“How much is it likely for temperature and precipitation to change at my location during the 21st century?” “What will happen to precipitation intensity in the future?” “How sensitive is my crop to droughts and will their frequency increase?” “How will river discharges change and what are the related uncertainty intervals?” “How important it actually is to get the future climate simulations right for my application?” Indeed, societal interface is very close to many of the applications in the field – many sectors are sensitive to climate and weather. Without the field of applied climatology, much of the precious scientific basic research about process understanding would not be translated at all for numerous societal applications. This happens through climate predictions done with global/regional climate models: the overarching aim in large parts of geoscientific research is to improve future climate predictions by studying the actual processes and eventually implementing them as a part of a climate model.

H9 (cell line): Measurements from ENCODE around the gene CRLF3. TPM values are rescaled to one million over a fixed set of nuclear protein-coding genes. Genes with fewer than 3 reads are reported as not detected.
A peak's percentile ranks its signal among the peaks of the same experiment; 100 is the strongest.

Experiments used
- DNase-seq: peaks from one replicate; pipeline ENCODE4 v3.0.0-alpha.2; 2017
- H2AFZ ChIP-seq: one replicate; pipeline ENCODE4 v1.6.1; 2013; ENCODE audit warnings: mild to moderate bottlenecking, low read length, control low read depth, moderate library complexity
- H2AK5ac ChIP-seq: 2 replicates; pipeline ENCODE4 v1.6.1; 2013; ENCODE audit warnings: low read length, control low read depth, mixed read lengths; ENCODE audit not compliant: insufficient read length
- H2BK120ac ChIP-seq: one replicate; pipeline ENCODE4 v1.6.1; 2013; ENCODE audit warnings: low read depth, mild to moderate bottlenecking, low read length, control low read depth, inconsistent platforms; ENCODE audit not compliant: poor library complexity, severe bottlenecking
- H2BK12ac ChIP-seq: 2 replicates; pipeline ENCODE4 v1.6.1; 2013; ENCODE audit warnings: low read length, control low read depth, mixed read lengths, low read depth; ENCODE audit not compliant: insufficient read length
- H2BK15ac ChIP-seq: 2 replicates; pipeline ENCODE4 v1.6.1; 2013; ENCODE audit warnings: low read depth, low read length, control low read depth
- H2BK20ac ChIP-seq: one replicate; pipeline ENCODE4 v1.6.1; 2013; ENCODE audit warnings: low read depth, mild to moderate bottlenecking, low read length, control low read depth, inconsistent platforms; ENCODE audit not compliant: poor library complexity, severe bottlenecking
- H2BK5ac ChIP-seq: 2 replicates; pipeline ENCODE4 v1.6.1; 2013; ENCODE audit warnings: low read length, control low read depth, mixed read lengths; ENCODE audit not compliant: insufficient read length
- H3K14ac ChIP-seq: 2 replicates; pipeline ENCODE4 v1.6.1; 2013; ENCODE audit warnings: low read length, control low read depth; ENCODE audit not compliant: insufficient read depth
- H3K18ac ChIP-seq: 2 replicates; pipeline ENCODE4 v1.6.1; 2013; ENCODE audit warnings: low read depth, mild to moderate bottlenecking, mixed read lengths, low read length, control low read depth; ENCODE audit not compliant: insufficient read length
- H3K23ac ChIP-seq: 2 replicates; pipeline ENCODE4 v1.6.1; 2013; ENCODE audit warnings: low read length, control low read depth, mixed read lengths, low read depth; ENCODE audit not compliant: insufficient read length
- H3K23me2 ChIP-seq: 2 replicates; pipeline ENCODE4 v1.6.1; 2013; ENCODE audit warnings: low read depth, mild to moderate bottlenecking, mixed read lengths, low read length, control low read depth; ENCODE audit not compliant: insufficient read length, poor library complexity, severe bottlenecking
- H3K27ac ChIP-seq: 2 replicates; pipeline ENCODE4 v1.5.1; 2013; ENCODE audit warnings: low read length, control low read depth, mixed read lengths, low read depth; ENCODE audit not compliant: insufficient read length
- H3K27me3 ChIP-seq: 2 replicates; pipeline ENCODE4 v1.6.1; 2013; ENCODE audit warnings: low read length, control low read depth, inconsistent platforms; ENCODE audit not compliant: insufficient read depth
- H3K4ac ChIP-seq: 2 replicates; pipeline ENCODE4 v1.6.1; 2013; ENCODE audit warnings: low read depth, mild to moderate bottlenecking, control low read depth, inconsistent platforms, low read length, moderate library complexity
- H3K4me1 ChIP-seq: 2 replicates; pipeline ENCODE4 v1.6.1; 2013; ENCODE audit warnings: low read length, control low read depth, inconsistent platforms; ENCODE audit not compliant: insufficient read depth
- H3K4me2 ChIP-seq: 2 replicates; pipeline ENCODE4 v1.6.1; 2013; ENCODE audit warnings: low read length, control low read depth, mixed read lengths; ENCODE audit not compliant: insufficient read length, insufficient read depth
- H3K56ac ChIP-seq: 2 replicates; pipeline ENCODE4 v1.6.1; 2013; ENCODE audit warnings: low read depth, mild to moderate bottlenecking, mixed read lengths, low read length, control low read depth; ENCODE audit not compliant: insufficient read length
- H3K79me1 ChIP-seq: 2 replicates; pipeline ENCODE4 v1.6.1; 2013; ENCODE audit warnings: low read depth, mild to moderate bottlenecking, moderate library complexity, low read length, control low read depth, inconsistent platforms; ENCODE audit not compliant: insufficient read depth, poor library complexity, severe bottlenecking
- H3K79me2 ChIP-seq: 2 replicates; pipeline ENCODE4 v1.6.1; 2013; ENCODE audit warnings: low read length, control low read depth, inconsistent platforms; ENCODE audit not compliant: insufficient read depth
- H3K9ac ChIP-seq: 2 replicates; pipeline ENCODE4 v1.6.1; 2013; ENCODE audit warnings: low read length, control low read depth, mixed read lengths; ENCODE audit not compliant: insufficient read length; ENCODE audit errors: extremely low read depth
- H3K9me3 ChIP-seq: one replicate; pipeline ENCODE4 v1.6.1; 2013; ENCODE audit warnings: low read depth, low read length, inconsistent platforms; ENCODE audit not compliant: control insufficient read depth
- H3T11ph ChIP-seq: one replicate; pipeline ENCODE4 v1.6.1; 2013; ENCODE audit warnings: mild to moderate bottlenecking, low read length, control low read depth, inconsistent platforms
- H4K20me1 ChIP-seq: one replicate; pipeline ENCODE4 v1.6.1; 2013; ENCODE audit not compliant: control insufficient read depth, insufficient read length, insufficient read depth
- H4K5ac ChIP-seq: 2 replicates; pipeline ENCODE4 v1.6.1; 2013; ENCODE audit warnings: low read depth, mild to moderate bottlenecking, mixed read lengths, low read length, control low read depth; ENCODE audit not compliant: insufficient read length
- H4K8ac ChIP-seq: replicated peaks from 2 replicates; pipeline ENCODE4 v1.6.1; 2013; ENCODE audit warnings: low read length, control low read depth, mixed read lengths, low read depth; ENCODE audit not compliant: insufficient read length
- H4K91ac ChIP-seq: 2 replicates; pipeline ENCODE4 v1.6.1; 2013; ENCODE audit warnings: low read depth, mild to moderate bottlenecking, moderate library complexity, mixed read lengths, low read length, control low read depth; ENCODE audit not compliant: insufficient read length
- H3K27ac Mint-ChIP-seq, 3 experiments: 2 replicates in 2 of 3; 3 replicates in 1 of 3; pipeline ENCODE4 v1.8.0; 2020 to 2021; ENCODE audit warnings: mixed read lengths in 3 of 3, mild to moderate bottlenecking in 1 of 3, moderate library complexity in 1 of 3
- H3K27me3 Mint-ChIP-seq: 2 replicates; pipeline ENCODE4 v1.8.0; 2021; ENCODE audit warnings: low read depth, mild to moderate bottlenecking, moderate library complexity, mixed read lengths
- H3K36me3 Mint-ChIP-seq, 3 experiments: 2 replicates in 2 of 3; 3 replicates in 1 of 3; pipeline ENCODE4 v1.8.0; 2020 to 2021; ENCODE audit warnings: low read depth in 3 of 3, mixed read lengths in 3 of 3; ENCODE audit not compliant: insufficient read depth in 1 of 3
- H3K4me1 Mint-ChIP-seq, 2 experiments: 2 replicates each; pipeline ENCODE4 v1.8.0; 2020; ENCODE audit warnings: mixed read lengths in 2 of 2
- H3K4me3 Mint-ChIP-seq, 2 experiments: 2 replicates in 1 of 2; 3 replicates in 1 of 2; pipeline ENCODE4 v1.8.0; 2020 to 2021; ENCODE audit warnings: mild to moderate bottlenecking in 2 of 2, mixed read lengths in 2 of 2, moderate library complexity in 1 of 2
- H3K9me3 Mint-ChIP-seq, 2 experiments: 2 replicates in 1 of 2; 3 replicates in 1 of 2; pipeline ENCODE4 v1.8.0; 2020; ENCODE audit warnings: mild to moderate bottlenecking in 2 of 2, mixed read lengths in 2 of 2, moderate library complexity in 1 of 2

The simulations of climate models are distributed to the users by some means, which is far from being a straightforward copy-and-paste activity. Many of the problems have no simple answer, but still desperately need to be assessed as they have a large importance in climate prediction. An honest scientific interpretation of the future climate predictions requires understanding of relevant processes affecting climate in any specific place (defined possibly by the user), statistical knowledge, and multidisciplinary interest from the people working at the science-society-policy interface. All of this emphasizes the importance of diverse research environment and knowledge that can integrate and condense information into better products and simultaneously facilitate adaptive decisions of the end-users by offering decent decision-support advice and products for them.